Messi missing a World Cup trophy

Lionel Messi, right, in action for Argentina. (Jorge Saenz/AP)

It’s been 28 long years since Argentina last hoisted the World Cup, and the chance of winning it in the backyard of their eternal rivals would make the accomplishment virtually euphoric. “The dream is to win the title in Brazil – it’s what all Argentines want, what we want and what our families want. But we know it is not easy,” said Angel Di Maria. Point taken. The path towards la Albiceleste winning their third World Cup won’t be easy, but this current crop of players has the potential of being the next long-awaited golden generation. Time will tell if they are capable of seizing the moment.


Goalkeepers: Sergio Romero (Sampdoria), Mariano Andujar (Catania), Agustin Orion (Boca Juniors)
Defenders: Pablo Zabaleta (Manchester City), Federico Fernandez (Napoli), Ezequiel Garay (Benfica), Marcos Rojo (Sporting Lisbon), Hugo Campagnaro (Inter Milan), Martin Demichelis (Manchester City), Jose Basanta (Monterrey)
Midfielders: Javier Mascherano (Barcelona), Fernando Gago (Boca Juniors), Lucas Biglia (Lazio), Ricardo Alvarez (Inter Milan), Augusto Fernandez (Celta Vigo), Angel Di Maria (Real Madrid), Maxi Rodriguez (Newell’s Old Boys), Enzo Perez (Benfica)
Forwards: Lionel Messi (Barcelona), Gonzalo Higuain (Napoli), Sergio Aguero (Manchester City), Rodrigo Palacio (Inter Milan), Ezequiel Lavezzi (Paris St Germain)


Heading into his third-year in charge of the national team, Alejandro Sabella previously managed River Plate and Estudiantes (2009 Copa Libertadores champions) in his native Argentina. He amassed over 100 appearances with both clubs during his playing days, which also included a three-year stint in England with Sheffield United and Leeds United.

Possible formation

4-3-3 (GK) Romero – (D) Zabaleta, Fernandez, Garay, Rojo – (M) Gago, Mascherano, Di Maria – (F) Messi, Higuain, Aguero

Group F schedule

June 15: vs. Bosnia-Herzegovina in Rio
June 21: vs. Iran in Belo Horizonte
June 25: vs. Nigeria in Porto Alegre

How they qualified

Rather routinely and without much drama. Don’t let the final standings fool you, as Argentina topped the table by the thinnest of margins—two points clear of runners-up Colombia, and four points ahead of third place Chile. Despite a shaky start that saw them defeated in Venezuela and held to a draw by bottom-feeder Bolivia on home soil, the end result was never really in question. La Albiceleste won six of their next seven matches, and remained undefeated (13 games) until their last meaningless fixture—a 3-2 loss to Uruguay in Montevideo.

Team strengths

Nothing quite compares to the intimidating and threatening force of forwards Argentina is taking to Brazil. The list of attributes is endless and almost goes unrivalled, it’s practically unfair. They can break opponents down from every possible angle. The fab-four (Lionel Messi, Sergio Aguero, Gonzalo Higuain, Ezequiel Lavezzi) provide a versatile attacking threat of options for Sabella to choose from—speed, creativity, distribution and natural scoring touch.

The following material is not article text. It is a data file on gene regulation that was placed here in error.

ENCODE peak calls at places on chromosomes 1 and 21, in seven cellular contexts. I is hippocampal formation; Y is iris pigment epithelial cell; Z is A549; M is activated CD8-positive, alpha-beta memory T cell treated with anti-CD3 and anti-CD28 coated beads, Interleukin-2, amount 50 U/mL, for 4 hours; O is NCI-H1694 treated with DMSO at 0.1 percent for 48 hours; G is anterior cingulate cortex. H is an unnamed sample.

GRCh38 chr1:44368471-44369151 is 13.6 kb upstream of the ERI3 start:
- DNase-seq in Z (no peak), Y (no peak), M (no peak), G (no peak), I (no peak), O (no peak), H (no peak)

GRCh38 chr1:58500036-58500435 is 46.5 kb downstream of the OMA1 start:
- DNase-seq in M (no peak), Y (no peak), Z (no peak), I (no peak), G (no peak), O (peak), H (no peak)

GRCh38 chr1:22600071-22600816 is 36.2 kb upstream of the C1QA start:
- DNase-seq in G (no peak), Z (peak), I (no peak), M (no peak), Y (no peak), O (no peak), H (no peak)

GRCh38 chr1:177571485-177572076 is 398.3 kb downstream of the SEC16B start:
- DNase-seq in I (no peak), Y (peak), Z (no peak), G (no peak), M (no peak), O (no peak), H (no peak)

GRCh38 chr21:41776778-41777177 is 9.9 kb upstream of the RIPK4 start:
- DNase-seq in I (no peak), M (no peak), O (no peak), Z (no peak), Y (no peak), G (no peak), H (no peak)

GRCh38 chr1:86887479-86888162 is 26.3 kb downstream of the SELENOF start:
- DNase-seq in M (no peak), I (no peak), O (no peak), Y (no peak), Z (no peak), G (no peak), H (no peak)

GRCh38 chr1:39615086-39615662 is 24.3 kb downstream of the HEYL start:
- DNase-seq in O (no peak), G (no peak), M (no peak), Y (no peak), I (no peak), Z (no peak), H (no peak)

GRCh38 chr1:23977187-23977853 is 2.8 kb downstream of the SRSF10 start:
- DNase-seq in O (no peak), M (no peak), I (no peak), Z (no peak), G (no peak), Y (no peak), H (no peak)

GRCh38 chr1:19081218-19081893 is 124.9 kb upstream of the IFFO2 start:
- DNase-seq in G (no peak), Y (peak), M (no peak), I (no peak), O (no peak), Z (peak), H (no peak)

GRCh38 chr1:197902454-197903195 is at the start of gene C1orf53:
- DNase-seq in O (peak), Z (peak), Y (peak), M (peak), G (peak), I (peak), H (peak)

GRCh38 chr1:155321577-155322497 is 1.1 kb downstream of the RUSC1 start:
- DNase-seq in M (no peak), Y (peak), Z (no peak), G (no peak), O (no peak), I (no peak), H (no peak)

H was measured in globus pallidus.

Team weaknesses

Historically, the defensive zone has been a position of strength for Argentina—Javier Zanetti, Roberto Ayala, Juan Pablo Sorin—but a developmental shift within the last decade has left a former positive severely depleted. Depth is lacking, the quality of the current generation is incomparable to the world-class talent and pedigree of past.

Players to watch

The usual suspects—’Team Strengths’ section— are obviously going to garner plenty of attention, and deservedly so. For all his talents, Angel Di Maria more often than not receives very little attention due to the grad stature of his higher ranking Albiceleste teammates. As for Lionel Messi, what can be said about one of the greatest players of his era?

Burning question?

Can the 28-year trophy drought end in Brazil? Every four years, Argentina is always one of the favourites. The motivation of winning the World Cup on the ground of their continental rivals might be the extra little push that could turn the dream into a reality. This very well could be the year for La Albiceleste.

Prospects in Brazil

It should be pretty straightforward for Argentina, with the Group F opener against Bosnia and Herzegovina their biggest test—no disrespect towards Iran and Nigeria. The second round opens up potential fixtures with one of Switzerland, France, Ecuador or Honduras—a Swiss meeting is the likeliest scenario, followed by a potential quarterfinal showdown with Germany or Portugal. No one said it was going to be easy.

World Cup history

In three of the last four tournaments Argentina have exited at the quarterfinal stage—2010 and 2006 to Germany and by the Netherlands in 1998. The desire for revenge and finally getting one over the Germans is a distinct possibility. La Albiceleste lost the 1930 final to host Uruguay, hoisted the trophy in ’78 on home soil and repeated the feat at Mexico ’86, before losing to West Germany at the final of Italia ’90.

• 1930—Runners-up
• 1938 to 1954—Did not enter
• 1958—First round
• 1962—First round
• 1966—Quarterfinals
• 1970—Did not qualify
• 1974—Second round
• 1982—Quarterfinals
• 1990—Runners-up
• 1994—Second round
• 1998—Quarterfinals
• 2002—First round
• 2006— Quarterfinals
• 2010— Quarterfinals

Algeria || Argentina || Australia || Belgium || Bosnia and Herzegovina || Brazil || Cameroon || Chile || Colombia || Costa Rica || Croatia || Ecuador || England || France || Germany || Ghana || Greece || Holland || Honduras || Iran || Italy || Ivory Coast || Japan || Mexico || Nigeria || Portugal || Russia || South Korea || Spain || Switzerland || Uruguay || United States

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